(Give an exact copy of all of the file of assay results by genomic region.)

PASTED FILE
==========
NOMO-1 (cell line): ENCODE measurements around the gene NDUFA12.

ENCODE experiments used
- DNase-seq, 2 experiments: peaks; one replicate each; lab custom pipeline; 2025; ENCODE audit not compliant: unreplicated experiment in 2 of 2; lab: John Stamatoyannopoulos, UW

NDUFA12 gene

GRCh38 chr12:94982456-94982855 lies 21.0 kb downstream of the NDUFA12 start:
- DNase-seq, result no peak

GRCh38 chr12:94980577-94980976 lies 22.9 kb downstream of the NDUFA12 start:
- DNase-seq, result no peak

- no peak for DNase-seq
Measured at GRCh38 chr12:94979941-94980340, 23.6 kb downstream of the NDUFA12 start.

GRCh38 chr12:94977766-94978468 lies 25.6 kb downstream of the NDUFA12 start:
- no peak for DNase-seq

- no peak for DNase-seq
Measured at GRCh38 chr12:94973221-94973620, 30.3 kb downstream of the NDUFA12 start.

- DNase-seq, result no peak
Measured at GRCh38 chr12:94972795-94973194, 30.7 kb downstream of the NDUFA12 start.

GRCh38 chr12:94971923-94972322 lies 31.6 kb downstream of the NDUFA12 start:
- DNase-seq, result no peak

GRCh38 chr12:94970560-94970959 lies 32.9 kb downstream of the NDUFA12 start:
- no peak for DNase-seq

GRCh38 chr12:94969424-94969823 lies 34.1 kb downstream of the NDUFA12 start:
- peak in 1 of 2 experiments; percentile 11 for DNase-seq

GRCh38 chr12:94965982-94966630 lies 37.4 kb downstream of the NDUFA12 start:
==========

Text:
NOMO-1 (cell line): ENCODE measurements around the gene NDUFA12.

ENCODE experiments used
- DNase-seq, 2 experiments: peaks; one replicate each; lab custom pipeline; 2025; ENCODE audit not compliant: unreplicated experiment in 2 of 2; lab: John Stamatoyannopoulos, UW

NDUFA12 gene

GRCh38 chr12:94982456-94982855 lies 21.0 kb downstream of the NDUFA12 start:
- DNase-seq, result no peak

GRCh38 chr12:94980577-94980976 lies 22.9 kb downstream of the NDUFA12 start:
- DNase-seq, result no peak

- no peak for DNase-seq
Measured at GRCh38 chr12:94979941-94980340, 23.6 kb downstream of the NDUFA12 start.

GRCh38 chr12:94977766-94978468 lies 25.6 kb downstream of the NDUFA12 start:
- no peak for DNase-seq

- no peak for DNase-seq
Measured at GRCh38 chr12:94973221-94973620, 30.3 kb downstream of the NDUFA12 start.

- DNase-seq, result no peak
Measured at GRCh38 chr12:94972795-94973194, 30.7 kb downstream of the NDUFA12 start.

GRCh38 chr12:94971923-94972322 lies 31.6 kb downstream of the NDUFA12 start:
- DNase-seq, result no peak

GRCh38 chr12:94970560-94970959 lies 32.9 kb downstream of the NDUFA12 start:
- no peak for DNase-seq

GRCh38 chr12:94969424-94969823 lies 34.1 kb downstream of the NDUFA12 start:
- peak in 1 of 2 experiments; percentile 11 for DNase-seq

GRCh38 chr12:94965982-94966630 lies 37.4 kb downstream of the NDUFA12 start: